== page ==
Newly married and with his first child on the way, auto worker Wang (王) wanted to move into the apartment he bought in Wuhan three years ago, but those hopes were dashed by China’s ballooning property crisis. Saddled with nearly US$300,000 in debt and with his unit nowhere near completion, the 34-year-old decided he had enough and stopped making mortgage payments. He is among numerous home buyers across dozens of cities in China who have boycotted payments over fears that their properties will not be completed by cash-strapped, debt-laden developers. “They said construction would resume soon,” Wang said, only giving his surname. “But
PROPAGANDA LEAFLETS: Seoul voiced ‘strong regret’ as Kim’s sister threatened to eradicate South Korean authorities for sending the virus across the border North Korean leader Kim Jong-un suffered from a “high fever” during a recent COVID-19 outbreak, his sister Kim Yo-jong said yesterday, as she vowed to “eradicate” South Korean authorities if they continued to tolerate propaganda leaflets the regime blames for spreading the virus. Kim Yo-jong blamed “South Korean puppets” for sending “dirty objects” across the border in leaflets carried by balloons, the official Korean Central News Agency (KCNA) reported. The revelation of her brother’s illness marked an unusual admission for a regime that rarely comments on the leader’s health — and then only to show that he shares the struggles of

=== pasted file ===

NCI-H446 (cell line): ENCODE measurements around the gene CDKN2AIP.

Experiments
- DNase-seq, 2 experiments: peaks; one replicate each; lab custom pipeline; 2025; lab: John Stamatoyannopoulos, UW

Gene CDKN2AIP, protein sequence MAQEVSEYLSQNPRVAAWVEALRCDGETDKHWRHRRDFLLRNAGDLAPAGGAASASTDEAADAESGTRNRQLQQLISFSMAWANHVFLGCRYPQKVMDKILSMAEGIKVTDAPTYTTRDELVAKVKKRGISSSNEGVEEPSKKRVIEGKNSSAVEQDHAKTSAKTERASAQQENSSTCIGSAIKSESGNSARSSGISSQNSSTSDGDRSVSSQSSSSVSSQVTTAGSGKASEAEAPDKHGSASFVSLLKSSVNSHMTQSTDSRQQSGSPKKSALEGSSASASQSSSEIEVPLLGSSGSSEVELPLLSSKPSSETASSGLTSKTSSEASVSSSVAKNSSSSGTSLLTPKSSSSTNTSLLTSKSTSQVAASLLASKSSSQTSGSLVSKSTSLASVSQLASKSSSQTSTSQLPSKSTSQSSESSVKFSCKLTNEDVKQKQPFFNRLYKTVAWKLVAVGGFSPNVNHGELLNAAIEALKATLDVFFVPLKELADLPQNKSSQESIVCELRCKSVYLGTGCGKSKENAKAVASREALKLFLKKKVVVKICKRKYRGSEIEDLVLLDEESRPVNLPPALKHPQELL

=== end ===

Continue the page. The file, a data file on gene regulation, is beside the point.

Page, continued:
A landmark sexual harassment case in China yesterday returned to court after an earlier ruling dealt a blow to the country’s fledgling #MeToo movement. Zhou Xiaoxuan (周曉璇) stepped forward in 2018 to accuse state TV host Zhu Jun (朱軍) of forcibly kissing and groping her during her 2014 internship at the broadcaster. While the case of Zhou, now 29, inspired many others to share their experiences of sexual assault publicly and sparked a social media storm, a court ruled last year there was insufficient evidence to back her allegation. Zhou appealed, and returned to court for another hearing yesterday in Beijing. “I still feel